This silkscreen was made in 1972 by the Chicago Women’s Graphics Collective and features a poem by Yosano Akiko, which was the pen name of a Japanese poet, author, and activist who lived from 1878-1942. The portion of the poem excerpted and translated here was first published in 1911 in the first edition of Seito, a feminist literary magazine that announced the start of the Seitosha movement, an important early women’s liberation movement in Japan. The same year that this poster appeared, the Chicago Women’s Liberation Rock Band also set the poem to song, titled, “Mountain Moving Day.” The poster was reprinted from Liberation Graphics of Madison, Wisconsin by the Womens Graphics Collective, 852 W. Belmont, Chicago, Illinois 6065. According to Estelle Carol, the founder of the Chicago Women’s Graphics Collective: “The Chicago Women's Graphics Collective was first organized in 1970 to provide high quality feminist posters for the growing women's liberation movement. The Collective originally used silkscreen to create their large brilliantly colored prints because it was inexpensive and in the early days, posters could actually be produced in members' apartments. As their distribution grew, the Collective moved to a series of studios and began using offset printing for their most popular posters. Graphics Collective posters reflected the broad diversity of the women's movement. The Collective produced posters on abortion, women's health, lesbianism, women's labor, sisterhood, women's sports, women's spirituality, rape and other clearly feminist issues, but also created posters on the United Farmworkers struggle, African liberation, anti-war themes and highly personal visions that defy easy categorization. Graphics Collective posters appeared in peoples' homes, women's liberation offices, coffee shops, women's centers, women's health clinics, labor unions, and even on the set of a popular TV sitcom. All work was done in teams of 2-4 women led by an artist-designer. The Collective wanted a new feminist art that transcended the highly individualistic "Great Men of Art" syndrome. Members would propose a poster idea and then recruit a team to actually produce it. This method incorporated the vision of the individual artist into the collective art process. Thousands of posters were distributed worldwide during the Collective's 13 year history from 1970-1983. Today some of their best efforts are considered classics of feminist poster art.”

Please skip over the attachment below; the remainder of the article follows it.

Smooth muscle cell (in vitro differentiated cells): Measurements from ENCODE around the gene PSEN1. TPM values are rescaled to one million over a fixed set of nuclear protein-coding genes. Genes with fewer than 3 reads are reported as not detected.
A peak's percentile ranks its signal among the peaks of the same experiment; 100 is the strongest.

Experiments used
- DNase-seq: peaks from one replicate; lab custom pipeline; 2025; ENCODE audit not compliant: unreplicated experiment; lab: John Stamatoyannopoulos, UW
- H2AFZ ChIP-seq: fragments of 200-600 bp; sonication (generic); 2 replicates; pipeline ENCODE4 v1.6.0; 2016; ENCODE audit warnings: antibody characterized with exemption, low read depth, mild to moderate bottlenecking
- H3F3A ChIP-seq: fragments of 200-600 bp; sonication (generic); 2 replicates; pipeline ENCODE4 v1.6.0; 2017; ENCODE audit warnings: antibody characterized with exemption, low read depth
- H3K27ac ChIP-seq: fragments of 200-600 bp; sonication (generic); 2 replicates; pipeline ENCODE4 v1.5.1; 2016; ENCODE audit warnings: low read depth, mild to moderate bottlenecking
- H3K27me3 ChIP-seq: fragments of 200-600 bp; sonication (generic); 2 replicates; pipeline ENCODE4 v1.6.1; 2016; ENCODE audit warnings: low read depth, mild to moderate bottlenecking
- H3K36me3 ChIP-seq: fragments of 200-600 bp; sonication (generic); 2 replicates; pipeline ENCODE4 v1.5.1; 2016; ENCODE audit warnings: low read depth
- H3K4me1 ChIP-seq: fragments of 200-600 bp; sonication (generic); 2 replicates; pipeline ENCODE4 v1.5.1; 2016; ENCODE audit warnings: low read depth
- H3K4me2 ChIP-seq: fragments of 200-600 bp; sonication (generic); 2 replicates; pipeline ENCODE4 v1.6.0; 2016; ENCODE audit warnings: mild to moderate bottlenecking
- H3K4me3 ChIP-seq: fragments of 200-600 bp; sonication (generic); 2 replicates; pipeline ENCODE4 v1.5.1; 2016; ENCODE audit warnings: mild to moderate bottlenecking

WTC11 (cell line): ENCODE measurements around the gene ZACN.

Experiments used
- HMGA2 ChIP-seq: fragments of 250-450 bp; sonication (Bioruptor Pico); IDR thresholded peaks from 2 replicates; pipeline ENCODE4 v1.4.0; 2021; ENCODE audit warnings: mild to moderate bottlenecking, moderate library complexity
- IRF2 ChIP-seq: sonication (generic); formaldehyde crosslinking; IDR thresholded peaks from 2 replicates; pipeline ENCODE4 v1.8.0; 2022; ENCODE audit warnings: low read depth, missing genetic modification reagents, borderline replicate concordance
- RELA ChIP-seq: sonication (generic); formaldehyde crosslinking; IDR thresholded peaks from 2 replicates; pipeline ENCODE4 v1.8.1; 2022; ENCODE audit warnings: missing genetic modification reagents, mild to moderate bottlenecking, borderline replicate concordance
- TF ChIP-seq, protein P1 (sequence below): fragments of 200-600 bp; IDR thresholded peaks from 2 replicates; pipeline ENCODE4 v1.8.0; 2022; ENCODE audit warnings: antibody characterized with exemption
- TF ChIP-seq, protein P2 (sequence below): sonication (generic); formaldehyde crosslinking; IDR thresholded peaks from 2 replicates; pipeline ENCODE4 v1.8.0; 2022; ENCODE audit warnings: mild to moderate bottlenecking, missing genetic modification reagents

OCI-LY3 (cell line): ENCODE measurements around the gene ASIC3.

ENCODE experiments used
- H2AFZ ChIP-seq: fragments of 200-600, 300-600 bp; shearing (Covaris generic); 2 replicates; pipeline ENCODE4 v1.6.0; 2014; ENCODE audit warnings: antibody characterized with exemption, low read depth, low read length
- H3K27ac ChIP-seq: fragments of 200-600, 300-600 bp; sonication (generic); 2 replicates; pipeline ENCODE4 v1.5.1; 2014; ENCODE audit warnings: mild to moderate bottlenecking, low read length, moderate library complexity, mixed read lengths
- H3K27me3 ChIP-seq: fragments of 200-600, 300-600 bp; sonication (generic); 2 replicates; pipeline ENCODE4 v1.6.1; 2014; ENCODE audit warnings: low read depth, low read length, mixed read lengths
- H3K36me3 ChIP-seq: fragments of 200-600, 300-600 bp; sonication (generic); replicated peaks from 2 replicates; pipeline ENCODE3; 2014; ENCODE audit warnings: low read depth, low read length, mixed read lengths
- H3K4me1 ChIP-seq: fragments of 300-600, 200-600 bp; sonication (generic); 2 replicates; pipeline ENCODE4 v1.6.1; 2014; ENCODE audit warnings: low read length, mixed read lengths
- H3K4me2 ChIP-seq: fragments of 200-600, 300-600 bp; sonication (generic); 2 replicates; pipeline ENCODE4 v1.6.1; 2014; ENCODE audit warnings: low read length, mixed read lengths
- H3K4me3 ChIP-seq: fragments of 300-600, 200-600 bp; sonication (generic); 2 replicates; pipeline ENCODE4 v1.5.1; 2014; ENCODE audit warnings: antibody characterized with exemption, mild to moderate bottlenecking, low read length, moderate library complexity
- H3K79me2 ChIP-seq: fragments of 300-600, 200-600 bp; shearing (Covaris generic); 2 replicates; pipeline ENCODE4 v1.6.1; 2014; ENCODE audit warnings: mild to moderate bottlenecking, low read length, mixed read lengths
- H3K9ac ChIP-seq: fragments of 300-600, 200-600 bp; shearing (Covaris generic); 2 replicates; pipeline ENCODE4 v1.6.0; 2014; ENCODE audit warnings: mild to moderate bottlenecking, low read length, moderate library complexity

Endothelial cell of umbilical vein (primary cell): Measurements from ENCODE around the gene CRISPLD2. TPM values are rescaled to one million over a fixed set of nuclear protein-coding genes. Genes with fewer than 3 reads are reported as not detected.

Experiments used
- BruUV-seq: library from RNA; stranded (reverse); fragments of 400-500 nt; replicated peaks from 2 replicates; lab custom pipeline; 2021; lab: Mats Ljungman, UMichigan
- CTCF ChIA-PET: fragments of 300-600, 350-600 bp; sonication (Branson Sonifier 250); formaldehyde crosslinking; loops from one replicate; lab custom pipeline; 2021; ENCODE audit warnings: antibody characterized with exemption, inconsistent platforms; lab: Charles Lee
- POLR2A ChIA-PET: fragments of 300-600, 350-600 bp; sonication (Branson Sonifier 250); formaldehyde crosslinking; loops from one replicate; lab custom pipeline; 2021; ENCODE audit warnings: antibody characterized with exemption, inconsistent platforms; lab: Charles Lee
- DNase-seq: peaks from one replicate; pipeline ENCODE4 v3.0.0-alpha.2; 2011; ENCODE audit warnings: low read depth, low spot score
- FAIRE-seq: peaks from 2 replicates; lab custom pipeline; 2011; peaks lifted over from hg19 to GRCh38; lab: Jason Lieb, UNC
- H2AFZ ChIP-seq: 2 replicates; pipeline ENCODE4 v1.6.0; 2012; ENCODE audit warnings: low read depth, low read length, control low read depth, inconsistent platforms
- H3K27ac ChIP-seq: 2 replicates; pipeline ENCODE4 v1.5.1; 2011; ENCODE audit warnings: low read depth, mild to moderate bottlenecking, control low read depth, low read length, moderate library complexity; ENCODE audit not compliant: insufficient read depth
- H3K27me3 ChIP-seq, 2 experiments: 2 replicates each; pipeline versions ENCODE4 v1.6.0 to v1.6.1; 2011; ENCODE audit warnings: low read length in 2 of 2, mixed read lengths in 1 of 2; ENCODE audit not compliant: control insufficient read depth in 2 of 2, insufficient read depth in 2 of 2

Chicago Women's Graphics Collective
Center for Digital Research in the Humanities, University of Nebraska-Lincoln
Chicago Women's Graphics Collective, “Mountain-Moving Day,” Roz Payne Sixties Archive, accessed October 1, 2020, https://rozsixties.unl.edu/items/show/75.